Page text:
Anchorage School District officials are recommending that the district take over a local charter school and transition it to a district alternative school because of leadership issues among its volunteer governing board that officials say have festered for years.
Many families and supporters of Family Partnership Charter School say dissolving the charter would change what they love most about the school, affecting their agency to make specific choices about their students’ education.
Family Partnership is a kindergarten through 12th grade public charter school that has roughly 1,700 enrolled students. The school supports families in homeschooling their children, allows students to take early college courses and online classes, and facilitates field trips as well as workshops with other homeschooled students.
Like all district charter schools, Family Partnership is governed by a body called the Academic Policy Committee, or APC. That governing board, according to a memo from the school district, has breached its charter, broken the law and “engaged in incessant infighting,” and its conduct is “unprofessional, unproductive and does not support the mission of the Family Partnership school.”
Anchorage Schools Superintendent Jharrett Bryantt notified school families about the district’s recommendation to dissolve the school’s charter last week. Bryantt said that the transition would have little impact on day-to-day aspects of Family Partnership. Teachers, staff and services would not change, he wrote.
The school district “is committed to ensuring the continued success of FPCS,” Bryantt told families. “We anticipate minimal changes for students, staff, and families.”
Some families dispute that characterization. At a March 20 school board meeting, parent Lale Anderson said that revoking the charter would undermine parents’ ability to influence their children’s education.
“I am confident that I do not speak for myself only when I say that FPCS forged a path that has allowed homeschooling families to provide outstanding educations for individual students, while providing invaluable teacher guidance and treasured community support,” Anderson said. “To destroy the charter of this school at this time after so many years of student success would be a travesty.”
The school’s families are given financial allotments, which they can use to pay for curriculum, tutors, technology and other needs. Those allotments won’t change under the district’s plan, Bryantt wrote.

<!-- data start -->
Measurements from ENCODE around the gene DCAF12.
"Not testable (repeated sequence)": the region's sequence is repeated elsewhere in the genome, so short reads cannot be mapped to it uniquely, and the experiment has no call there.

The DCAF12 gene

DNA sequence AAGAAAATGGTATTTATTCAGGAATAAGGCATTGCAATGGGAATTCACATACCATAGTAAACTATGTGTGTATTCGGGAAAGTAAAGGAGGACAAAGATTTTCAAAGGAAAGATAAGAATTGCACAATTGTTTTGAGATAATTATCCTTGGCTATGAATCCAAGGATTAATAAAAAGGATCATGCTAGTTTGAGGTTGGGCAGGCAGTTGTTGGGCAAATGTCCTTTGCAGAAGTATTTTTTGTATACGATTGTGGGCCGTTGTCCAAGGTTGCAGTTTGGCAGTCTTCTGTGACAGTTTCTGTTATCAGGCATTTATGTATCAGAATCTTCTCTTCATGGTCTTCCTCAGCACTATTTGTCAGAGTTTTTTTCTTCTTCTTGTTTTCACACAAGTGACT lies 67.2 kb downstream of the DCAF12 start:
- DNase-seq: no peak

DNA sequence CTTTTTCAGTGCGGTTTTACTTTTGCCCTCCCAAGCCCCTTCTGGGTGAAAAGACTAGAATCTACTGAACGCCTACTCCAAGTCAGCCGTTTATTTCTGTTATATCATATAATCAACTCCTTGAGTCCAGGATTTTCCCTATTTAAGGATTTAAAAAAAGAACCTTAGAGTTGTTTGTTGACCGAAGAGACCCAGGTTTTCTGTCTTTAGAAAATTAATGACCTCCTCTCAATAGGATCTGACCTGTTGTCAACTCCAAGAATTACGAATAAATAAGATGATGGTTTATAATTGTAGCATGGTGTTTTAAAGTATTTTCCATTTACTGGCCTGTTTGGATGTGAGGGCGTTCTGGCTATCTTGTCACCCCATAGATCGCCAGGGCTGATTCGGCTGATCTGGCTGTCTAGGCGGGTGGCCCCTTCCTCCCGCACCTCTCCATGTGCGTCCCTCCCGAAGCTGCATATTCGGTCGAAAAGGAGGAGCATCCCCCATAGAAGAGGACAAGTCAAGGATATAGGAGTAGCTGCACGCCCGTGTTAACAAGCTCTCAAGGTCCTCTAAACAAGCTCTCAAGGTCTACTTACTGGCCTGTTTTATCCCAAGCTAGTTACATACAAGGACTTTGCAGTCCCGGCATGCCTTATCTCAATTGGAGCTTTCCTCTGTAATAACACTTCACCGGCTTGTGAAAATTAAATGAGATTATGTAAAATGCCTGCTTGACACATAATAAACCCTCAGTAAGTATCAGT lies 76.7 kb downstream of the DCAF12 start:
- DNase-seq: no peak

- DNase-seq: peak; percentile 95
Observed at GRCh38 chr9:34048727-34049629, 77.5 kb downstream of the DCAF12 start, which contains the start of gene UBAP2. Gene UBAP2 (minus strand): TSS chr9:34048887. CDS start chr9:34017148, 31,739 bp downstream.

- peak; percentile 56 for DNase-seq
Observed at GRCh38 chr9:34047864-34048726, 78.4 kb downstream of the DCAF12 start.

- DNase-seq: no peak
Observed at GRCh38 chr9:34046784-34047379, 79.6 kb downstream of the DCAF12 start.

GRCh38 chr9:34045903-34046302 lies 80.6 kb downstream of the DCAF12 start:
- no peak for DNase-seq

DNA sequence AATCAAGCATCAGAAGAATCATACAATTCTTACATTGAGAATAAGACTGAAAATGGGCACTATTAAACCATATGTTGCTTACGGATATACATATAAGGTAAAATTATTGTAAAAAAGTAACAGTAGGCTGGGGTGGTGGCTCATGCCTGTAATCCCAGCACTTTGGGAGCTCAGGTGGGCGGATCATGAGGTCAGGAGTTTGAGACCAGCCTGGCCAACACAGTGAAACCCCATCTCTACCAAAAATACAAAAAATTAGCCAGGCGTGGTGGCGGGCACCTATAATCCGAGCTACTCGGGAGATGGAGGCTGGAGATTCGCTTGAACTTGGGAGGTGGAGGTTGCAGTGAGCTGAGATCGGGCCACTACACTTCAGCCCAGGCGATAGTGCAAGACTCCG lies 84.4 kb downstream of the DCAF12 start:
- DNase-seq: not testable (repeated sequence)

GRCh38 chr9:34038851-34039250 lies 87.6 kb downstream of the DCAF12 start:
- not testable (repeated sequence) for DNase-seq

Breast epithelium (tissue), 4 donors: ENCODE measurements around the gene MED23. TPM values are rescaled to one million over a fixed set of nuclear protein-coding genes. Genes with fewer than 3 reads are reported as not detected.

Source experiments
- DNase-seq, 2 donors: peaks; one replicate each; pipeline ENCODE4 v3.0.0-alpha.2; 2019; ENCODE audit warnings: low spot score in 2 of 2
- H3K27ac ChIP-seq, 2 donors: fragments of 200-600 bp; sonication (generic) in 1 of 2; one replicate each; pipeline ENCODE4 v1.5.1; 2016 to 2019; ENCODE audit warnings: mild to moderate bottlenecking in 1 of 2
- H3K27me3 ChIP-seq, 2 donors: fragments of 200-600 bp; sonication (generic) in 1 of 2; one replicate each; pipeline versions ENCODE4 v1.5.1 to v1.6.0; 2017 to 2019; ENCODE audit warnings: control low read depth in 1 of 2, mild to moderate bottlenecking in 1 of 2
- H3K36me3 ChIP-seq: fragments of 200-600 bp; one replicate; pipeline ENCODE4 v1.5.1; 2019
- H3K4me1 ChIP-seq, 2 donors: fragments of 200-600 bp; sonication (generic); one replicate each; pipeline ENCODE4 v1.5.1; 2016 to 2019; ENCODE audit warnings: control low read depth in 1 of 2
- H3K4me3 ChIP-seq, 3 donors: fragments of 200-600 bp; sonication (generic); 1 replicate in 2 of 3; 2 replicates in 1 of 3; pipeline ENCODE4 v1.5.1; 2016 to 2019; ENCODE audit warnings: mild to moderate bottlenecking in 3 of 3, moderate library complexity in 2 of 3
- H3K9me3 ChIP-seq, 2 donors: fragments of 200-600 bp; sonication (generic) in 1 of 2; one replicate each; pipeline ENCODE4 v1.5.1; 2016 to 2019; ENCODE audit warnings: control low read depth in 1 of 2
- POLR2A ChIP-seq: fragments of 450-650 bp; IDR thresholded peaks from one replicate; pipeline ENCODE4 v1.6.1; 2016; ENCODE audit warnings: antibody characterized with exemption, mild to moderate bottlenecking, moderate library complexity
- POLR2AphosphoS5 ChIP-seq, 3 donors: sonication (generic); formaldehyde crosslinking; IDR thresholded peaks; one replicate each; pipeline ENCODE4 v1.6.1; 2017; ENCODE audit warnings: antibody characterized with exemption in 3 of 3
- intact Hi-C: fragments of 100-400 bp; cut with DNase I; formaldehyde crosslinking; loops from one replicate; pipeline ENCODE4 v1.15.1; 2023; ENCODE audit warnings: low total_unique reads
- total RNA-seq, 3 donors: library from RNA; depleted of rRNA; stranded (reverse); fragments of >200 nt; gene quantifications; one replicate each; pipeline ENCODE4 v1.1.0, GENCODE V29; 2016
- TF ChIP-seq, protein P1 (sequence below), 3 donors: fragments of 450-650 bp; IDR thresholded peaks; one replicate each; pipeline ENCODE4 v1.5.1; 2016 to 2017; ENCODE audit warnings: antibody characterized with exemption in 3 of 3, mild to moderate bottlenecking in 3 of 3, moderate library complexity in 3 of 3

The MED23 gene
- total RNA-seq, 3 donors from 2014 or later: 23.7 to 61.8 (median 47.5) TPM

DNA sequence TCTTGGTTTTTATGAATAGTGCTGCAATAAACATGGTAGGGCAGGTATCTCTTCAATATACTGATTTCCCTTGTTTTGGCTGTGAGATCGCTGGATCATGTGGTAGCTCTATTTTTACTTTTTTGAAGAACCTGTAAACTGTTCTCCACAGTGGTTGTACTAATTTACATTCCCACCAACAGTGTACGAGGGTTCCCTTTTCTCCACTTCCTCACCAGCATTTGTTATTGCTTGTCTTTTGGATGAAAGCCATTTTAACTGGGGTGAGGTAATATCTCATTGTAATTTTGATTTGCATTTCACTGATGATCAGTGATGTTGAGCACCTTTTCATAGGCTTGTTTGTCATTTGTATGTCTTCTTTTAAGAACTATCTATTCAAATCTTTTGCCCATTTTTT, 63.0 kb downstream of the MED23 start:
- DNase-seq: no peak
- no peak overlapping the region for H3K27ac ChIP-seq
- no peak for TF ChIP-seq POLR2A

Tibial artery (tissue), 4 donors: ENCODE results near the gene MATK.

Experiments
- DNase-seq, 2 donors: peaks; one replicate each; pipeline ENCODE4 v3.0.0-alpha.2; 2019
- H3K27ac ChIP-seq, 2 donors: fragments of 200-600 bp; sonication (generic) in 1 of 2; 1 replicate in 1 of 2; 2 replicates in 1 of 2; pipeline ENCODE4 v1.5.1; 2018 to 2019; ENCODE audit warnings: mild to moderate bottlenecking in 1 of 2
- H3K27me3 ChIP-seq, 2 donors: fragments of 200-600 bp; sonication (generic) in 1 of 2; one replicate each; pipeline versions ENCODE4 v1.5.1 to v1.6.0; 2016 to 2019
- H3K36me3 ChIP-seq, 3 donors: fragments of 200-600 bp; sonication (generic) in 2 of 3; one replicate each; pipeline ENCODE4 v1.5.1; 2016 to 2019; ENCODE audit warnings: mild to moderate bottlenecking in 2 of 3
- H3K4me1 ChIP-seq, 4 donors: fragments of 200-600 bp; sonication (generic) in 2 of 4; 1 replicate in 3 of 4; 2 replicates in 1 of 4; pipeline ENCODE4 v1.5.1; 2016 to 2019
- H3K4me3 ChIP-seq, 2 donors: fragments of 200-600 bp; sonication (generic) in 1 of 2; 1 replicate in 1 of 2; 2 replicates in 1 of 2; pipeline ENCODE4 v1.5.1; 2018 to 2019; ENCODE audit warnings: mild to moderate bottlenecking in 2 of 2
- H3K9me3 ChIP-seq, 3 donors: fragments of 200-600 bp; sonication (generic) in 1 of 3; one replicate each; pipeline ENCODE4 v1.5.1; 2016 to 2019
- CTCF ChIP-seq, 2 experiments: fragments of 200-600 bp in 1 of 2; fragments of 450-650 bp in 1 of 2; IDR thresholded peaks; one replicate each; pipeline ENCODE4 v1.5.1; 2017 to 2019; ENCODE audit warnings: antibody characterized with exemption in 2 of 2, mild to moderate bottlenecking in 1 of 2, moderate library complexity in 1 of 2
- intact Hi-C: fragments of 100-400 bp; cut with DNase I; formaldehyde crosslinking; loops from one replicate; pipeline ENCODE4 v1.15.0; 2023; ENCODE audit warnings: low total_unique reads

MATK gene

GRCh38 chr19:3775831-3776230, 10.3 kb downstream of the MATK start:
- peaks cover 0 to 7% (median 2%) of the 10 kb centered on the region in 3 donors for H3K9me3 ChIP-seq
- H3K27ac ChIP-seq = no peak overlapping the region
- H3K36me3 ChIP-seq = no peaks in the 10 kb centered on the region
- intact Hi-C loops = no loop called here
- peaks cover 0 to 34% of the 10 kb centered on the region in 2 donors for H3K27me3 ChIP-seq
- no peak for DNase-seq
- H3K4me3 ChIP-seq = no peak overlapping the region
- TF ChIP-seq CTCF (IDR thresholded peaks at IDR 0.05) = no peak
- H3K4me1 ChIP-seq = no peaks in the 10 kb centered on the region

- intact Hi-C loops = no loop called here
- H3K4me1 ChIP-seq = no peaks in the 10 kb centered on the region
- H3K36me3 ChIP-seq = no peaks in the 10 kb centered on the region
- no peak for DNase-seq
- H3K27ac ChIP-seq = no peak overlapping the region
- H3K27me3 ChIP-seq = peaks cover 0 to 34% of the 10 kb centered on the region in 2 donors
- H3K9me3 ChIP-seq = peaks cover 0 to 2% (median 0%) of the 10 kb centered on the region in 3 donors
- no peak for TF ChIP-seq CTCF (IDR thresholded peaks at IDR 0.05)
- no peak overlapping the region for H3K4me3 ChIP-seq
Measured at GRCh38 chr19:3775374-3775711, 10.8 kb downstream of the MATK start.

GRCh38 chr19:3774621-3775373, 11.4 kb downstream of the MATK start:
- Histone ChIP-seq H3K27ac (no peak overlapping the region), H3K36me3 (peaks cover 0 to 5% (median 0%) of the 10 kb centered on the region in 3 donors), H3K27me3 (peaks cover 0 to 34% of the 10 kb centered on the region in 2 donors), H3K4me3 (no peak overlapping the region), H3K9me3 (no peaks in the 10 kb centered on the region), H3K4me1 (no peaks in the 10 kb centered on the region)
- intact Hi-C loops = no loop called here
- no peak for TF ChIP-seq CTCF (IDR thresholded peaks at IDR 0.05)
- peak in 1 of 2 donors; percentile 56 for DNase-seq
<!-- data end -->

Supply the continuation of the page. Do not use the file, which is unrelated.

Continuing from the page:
In mid-February, school district officials wrote to the Academic Policy Committee that they were investigating the board’s conduct and considering several options, including probation and termination of its charter.
In the letter, the district outlined a recent slew of issues with the committee, including what the district characterized as the board’s interference with the principal’s hiring of teachers and staff, and a conflict-of-interest issue surrounding a committee member whose wife, a former teacher at the school, had sued the district as well as the school’s principal.
In a 34-page response, the committee wrote that it valued its relationship with ASD but disputed some of the district’s assertions, including arguing that actions around that hiring teachers and staff related to the budget and that no interference had taken place.
The group also committed to following board bylaws; creating a policy that members would need to review and receive training on its ethics code yearly; requiring new member training; contracting with the Alaska Association of School Boards to have more Robert’s Rules of Order training; and implementing both a self-evaluation and internal complaints and conflict resolution process.
Unsatisfied with the responses, the district has asked the Anchorage School Board to vote in favor of terminating Family Partnership’s charter and the district taking over operations. The board will vote on the proposal April 3.
“This action would remove the APC but otherwise leave Family Partnership in place to provide its homeschooling format to the families with students currently enrolled there and for families who plan to enroll students in the future,” district officials wrote in a memo to school board members.
In the detailed memo, the district outlined a series of recent and historic issues with the APC as evidence for district takeover and dissolution of the charter.
District administration wrote the Academic Policy Committee rarely discussed anything related to running the school and spent most of its time “prosecuting internal disputes.”
They wrote that after sending the February letter, the committee’s conduct didn’t improve.
“The Family Partnership APC has shown that it is fundamentally dysfunctional and that productive relationships between its membership is irretrievably broken,” officials wrote.
Officials wrote while it was hard to identify the root cause of the infighting, several members disagree about how the school’s principal operates Family Partnership.
The memo also included past issues with the committee, including that in the 2018-19 school year, an investigation found that due to lack of oversight, curriculum that “was religious in nature” was bought using public funds — a violation of state and federal law.
By 2021, the district was considering whether or not to recommend renewal of the school’s charter over concern that issues would worsen. Ultimately, the district recommended a five-year renewal, but school board members ended up renewing the charter for a maximum of 10 years.
“Since renewal of the Family Partnership’s charter, the APC’s conduct has worsened, and repeated breaches of its charter have continued,” the district wrote. “Members of the APC are currently engaged in incessant infighting about the proper role of the APC, the principal’s operation of the school, and whether other members violated various provisions of decorum, law, and policy.”